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Cunninghill Cove Pond Repair and Retrofit

Restored stormwater facility meets state guidelines and improves water quality for the Chesapeake Bay.
  • View of stormwater pond showing new flow control riser structure - Gannett Fleming.

    The Cunninghill Cove Pond retrofit included the design and construction of a new flow control riser structure and principal spillway pipe.

  • Construction of stormwater pond’s earthen embankment - Gannett Fleming.

    Repair work at the facility included grading the earthen embankment to properly manage water volume during heavy rainfalls.

  • Riprap protecting slope around spillway pipe - Gannett Fleming.

    Adequate riprap protection stabilizes embankment slopes and helps prevent erosion.

Client

Baltimore County Department of Environmental Protection and Sustainability


Partner(s)
AB Consultants

Location
Middle River, Maryland

Our Role
Final Design

Data
Size
24,000 cubic feet
Construction Cost
$460,000
Completed
2016
Type
New Construction
Duration
6 months
Outcomes
  • Reduced downstream pollution and improved water quality for the Chesapeake Bay
  • Stormwater pond for 18-acre drainage area restored to fully operational condition
  • Ability to manage more water lessens downstream erosion and mitigates flooding
  • Facility meets current state stormwater management guidelines.

Situated inside the Chesapeake Bay Critical Area, Cunninghill Cove Pond is a stormwater management facility owned by Baltimore County and serves the Cunninghill Cove community. Built in 1989, it was designed to provide 10-year storm peak discharge management, but did not provide water quality treatment volume for the drainage area.

While conducting a routine maintenance inspection, county officials discovered that the piping at the pond’s principal spillway had failed, causing significant embankment erosion and deformation of the outfall, which was lined with a gabion mattress. Because of the damage, the facility no longer functioned in accordance with its original design and required immediate repair. Gannett Fleming developed plans and specifications to repair the pond to a fully operational condition. It also retrofitted the facility as an extended detention basin to provide water quality improvement for total maximum daily load (TMDL) credit as part of the county’s program to meet its municipal separate storm sewer system (MS4) permit requirements. The final design allows the facility to capture and treat approximately 24,000 cubic feet of water from an 18-acre drainage area with nearly 6 acres of impervious surface.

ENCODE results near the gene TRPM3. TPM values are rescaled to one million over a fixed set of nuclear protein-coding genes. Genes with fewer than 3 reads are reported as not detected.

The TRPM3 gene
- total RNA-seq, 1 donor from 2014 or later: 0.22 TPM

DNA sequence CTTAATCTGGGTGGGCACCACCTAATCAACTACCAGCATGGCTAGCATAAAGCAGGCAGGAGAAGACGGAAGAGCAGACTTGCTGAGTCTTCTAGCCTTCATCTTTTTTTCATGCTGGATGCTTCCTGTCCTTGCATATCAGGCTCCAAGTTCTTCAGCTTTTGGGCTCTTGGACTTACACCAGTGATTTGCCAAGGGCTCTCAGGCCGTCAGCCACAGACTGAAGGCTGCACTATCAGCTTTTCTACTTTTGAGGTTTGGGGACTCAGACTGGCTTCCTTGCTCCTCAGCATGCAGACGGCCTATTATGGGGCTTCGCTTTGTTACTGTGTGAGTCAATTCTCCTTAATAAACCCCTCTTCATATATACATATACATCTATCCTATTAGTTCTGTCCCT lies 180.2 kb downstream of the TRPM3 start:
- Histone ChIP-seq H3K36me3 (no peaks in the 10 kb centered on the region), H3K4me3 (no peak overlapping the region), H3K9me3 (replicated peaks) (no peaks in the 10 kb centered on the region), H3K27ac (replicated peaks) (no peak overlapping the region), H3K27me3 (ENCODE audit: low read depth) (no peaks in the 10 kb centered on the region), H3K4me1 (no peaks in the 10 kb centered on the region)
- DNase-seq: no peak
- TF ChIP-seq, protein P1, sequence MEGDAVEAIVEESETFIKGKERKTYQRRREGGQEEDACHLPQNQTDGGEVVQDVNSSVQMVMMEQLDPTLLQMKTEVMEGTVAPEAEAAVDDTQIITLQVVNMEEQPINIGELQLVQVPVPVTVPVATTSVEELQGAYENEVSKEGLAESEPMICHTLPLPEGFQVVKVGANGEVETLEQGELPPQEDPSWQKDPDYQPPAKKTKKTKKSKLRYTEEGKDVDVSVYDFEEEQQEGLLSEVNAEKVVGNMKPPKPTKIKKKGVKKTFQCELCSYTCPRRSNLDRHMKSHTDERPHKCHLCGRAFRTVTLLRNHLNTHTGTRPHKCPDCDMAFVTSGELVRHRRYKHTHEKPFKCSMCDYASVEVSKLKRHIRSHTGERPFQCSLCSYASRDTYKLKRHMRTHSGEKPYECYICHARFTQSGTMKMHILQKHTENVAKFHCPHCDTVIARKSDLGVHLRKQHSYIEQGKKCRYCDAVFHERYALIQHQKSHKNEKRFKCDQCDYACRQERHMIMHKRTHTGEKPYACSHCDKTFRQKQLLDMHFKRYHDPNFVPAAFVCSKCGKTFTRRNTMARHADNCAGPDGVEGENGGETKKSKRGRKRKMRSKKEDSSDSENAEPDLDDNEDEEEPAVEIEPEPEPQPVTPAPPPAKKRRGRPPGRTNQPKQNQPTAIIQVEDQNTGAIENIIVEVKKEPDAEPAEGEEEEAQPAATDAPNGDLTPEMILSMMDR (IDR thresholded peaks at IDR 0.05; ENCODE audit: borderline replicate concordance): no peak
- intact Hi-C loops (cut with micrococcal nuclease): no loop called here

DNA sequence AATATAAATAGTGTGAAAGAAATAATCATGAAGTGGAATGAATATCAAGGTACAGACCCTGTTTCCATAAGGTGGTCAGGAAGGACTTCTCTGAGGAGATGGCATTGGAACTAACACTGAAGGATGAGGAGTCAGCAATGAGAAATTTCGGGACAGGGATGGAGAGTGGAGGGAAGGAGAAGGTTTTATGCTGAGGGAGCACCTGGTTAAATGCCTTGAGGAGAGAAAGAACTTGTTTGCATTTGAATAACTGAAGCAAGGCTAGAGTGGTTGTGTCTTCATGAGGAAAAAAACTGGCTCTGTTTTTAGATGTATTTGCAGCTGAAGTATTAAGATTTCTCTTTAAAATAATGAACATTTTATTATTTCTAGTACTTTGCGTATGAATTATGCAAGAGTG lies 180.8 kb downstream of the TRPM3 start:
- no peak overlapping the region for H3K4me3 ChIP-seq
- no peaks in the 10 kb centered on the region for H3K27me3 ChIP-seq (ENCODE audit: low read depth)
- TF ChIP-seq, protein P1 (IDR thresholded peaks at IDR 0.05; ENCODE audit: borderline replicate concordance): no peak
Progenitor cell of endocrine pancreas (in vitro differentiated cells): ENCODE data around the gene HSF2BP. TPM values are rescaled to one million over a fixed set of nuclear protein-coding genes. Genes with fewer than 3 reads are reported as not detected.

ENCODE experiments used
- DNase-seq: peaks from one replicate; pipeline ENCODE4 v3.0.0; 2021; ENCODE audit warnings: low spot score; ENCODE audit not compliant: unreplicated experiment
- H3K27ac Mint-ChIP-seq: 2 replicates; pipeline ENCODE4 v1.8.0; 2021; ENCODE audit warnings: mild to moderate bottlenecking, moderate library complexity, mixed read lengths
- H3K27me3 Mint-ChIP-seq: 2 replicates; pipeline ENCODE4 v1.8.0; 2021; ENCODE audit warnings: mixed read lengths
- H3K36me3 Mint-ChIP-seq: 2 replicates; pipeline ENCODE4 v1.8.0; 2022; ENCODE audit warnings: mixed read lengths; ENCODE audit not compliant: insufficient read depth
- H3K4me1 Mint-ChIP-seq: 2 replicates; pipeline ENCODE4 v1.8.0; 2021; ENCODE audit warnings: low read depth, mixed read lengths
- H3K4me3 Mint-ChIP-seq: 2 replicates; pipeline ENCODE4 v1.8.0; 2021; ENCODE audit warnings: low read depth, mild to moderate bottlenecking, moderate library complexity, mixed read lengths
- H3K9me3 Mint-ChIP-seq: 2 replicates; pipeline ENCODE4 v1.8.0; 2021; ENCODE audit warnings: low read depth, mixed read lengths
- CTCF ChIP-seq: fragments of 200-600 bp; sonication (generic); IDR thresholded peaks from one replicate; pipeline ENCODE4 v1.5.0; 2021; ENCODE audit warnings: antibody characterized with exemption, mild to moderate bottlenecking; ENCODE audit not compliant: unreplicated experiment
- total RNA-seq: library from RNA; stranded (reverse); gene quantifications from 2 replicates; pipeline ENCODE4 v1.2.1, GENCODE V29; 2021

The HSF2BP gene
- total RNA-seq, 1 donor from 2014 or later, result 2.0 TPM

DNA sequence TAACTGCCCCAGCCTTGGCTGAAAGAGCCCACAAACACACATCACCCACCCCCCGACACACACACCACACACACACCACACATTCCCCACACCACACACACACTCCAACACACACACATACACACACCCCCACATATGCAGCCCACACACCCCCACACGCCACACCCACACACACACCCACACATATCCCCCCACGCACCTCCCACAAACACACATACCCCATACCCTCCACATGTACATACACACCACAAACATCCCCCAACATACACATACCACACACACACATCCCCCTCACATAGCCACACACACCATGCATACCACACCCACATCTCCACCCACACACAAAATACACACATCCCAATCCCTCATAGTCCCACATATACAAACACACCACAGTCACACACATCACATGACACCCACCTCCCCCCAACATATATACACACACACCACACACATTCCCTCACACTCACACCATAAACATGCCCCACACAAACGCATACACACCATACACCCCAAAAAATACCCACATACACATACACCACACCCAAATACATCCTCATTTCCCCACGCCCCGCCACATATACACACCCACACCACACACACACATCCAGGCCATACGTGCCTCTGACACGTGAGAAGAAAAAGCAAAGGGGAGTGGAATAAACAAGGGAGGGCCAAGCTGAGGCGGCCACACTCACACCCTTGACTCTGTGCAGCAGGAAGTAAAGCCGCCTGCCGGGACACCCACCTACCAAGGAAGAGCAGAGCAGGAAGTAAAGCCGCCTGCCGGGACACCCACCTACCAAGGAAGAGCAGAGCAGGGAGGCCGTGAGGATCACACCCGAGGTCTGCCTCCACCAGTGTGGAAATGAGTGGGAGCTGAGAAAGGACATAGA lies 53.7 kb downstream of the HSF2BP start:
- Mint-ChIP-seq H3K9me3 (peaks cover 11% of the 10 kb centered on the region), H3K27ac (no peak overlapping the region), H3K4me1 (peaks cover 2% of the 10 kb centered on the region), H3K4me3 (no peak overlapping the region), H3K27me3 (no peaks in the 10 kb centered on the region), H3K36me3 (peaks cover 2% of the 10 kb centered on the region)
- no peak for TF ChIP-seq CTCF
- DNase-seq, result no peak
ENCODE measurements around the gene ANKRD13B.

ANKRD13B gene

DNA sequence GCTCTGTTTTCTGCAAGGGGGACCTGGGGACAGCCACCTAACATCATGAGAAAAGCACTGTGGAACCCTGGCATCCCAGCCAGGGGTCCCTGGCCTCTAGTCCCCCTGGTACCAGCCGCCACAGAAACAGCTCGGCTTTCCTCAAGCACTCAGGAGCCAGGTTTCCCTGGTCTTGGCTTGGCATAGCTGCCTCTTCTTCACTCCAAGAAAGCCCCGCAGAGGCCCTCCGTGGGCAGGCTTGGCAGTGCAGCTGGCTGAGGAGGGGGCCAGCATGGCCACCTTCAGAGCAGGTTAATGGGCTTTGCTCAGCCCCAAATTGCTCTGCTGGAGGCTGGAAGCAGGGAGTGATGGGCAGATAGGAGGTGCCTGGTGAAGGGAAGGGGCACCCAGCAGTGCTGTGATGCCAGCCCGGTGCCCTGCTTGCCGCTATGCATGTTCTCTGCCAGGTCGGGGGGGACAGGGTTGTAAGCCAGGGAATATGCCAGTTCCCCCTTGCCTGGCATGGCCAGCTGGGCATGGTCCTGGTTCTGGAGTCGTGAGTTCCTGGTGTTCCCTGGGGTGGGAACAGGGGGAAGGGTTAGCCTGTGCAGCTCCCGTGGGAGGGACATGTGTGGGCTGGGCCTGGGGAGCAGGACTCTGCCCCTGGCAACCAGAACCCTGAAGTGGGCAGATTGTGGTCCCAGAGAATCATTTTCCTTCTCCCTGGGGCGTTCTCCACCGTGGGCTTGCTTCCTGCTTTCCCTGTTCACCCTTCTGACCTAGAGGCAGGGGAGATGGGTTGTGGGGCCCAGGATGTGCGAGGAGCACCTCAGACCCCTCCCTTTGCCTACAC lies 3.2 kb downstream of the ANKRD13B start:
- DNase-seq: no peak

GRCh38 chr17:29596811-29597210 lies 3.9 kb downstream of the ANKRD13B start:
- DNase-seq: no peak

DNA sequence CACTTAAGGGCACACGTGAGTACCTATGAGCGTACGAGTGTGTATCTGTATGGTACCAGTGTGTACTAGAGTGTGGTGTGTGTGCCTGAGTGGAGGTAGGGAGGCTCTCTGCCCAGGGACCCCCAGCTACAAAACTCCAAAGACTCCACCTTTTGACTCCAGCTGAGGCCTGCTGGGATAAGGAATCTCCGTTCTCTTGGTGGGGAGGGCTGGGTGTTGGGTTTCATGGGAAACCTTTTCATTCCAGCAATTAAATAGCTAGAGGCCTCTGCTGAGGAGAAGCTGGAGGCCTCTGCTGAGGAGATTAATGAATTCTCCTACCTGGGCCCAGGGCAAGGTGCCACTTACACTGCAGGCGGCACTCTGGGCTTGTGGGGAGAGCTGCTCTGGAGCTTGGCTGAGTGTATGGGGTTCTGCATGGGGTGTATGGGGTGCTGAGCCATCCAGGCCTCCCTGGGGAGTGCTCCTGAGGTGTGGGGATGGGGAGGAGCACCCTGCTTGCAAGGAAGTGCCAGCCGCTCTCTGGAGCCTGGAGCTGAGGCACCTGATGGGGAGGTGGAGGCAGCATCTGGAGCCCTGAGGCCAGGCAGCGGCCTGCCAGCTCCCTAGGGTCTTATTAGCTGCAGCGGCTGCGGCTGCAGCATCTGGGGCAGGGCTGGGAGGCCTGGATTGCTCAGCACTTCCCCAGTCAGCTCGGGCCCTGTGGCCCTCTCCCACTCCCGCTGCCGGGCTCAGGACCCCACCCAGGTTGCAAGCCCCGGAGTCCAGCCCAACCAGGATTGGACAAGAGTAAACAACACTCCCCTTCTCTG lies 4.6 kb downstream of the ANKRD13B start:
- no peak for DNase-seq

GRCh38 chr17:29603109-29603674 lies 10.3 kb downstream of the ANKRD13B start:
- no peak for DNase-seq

What We Did

Preliminary work included a dam safety inspection, as well as a detailed topographic survey, subsurface investigation to confirm the presence of an impervious core in the existing embankment, drainage area analysis, and hydrologic and hydraulic analyses. The pond’s eroded earthen embankment was repaired and a new flow control riser structure and principal spillway pipe were installed, as was a new endwall and outlet protection.

A shallow wetland treatment system at the bottom of the pond removes sediment and pollutants from runoff, improving water quality. Gannett Fleming also managed the complex process of coordinating the project with multiple regulatory agencies, ensuring that it was completed in accordance with goals set by the Chesapeake Bay Critical Area Commission.

Key Features

  • New reinforced-concrete flow control riser structure, reinforced-concrete principal spillway pipe, and concrete cradle replace failed structures
  • Reinforced-concrete endwall and riprap outlet protection prevent erosion
  • Grading and repair of earthen embankment erosion improve stormwater detention
  • Filter diaphragm and drain remove sediment from runoff.

Similar Projects: Environmental Management & Remediation, Environmental Management & Remediation: Permitting, Water/Wastewater: Stormwater, Stormwater: Stormwater Facilities, Water/Wastewater